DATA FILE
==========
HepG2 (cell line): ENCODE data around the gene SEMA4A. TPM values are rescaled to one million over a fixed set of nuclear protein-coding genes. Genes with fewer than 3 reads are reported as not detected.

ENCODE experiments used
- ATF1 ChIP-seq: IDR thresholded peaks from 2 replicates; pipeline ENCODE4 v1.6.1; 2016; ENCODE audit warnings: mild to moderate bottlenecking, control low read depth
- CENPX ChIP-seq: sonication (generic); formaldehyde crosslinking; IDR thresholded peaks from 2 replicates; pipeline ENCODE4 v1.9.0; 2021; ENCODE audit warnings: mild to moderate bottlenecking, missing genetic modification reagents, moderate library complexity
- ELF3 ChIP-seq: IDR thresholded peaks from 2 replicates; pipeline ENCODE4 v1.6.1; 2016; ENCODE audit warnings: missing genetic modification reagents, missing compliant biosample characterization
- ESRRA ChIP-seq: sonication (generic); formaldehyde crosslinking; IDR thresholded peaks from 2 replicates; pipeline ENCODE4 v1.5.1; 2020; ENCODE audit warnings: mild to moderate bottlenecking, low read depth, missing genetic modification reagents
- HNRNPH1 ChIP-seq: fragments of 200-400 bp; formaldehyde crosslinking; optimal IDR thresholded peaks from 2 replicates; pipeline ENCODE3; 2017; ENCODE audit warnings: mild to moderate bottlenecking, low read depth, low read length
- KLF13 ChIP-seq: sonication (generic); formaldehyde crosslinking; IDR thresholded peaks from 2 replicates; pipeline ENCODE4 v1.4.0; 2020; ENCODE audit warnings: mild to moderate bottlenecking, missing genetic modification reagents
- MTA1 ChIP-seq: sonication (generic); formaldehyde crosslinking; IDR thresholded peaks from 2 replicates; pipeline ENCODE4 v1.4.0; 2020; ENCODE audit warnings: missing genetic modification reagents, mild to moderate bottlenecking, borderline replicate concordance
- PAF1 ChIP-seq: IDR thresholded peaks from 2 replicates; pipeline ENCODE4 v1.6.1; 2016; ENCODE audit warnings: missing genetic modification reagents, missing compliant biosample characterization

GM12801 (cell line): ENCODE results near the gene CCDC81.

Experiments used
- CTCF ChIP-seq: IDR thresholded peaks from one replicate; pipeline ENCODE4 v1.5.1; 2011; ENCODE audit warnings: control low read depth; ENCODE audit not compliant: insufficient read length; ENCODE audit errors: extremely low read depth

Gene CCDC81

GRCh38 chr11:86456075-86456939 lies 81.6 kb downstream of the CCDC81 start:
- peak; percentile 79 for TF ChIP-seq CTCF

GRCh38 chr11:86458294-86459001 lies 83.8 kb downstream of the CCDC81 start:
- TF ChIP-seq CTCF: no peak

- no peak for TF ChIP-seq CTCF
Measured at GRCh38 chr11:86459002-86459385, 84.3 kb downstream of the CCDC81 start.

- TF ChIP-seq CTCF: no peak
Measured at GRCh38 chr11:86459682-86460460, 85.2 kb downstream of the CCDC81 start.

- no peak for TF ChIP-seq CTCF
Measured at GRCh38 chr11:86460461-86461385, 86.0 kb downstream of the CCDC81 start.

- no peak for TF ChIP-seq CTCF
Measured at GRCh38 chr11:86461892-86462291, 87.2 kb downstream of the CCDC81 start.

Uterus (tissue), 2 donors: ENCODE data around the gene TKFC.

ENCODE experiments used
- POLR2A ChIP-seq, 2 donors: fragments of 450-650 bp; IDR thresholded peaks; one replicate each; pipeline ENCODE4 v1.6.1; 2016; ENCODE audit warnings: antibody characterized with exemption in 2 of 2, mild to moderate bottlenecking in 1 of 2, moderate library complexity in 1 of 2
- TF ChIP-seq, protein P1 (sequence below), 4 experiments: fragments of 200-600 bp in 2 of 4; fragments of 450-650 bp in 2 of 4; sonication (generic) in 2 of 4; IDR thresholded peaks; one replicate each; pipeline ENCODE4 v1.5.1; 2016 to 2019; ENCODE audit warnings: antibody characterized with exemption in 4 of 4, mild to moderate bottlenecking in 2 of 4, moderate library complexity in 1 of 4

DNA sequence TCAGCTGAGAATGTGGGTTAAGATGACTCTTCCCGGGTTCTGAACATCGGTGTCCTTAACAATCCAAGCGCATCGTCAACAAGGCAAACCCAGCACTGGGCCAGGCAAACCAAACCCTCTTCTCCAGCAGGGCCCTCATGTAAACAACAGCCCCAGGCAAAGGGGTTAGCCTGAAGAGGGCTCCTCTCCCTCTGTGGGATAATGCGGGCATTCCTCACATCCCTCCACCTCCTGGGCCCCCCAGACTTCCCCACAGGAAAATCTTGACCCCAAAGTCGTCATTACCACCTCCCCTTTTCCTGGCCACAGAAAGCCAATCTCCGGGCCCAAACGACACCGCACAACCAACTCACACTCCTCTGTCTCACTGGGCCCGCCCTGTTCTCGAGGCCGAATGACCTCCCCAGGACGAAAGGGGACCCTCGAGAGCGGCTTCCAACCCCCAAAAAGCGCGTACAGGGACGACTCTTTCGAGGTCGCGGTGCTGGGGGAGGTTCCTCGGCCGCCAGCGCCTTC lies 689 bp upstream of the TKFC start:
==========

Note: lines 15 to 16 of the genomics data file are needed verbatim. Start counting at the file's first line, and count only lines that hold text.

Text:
GRCh38 chr11:86456075-86456939 lies 81.6 kb downstream of the CCDC81 start:
- peak; percentile 79 for TF ChIP-seq CTCF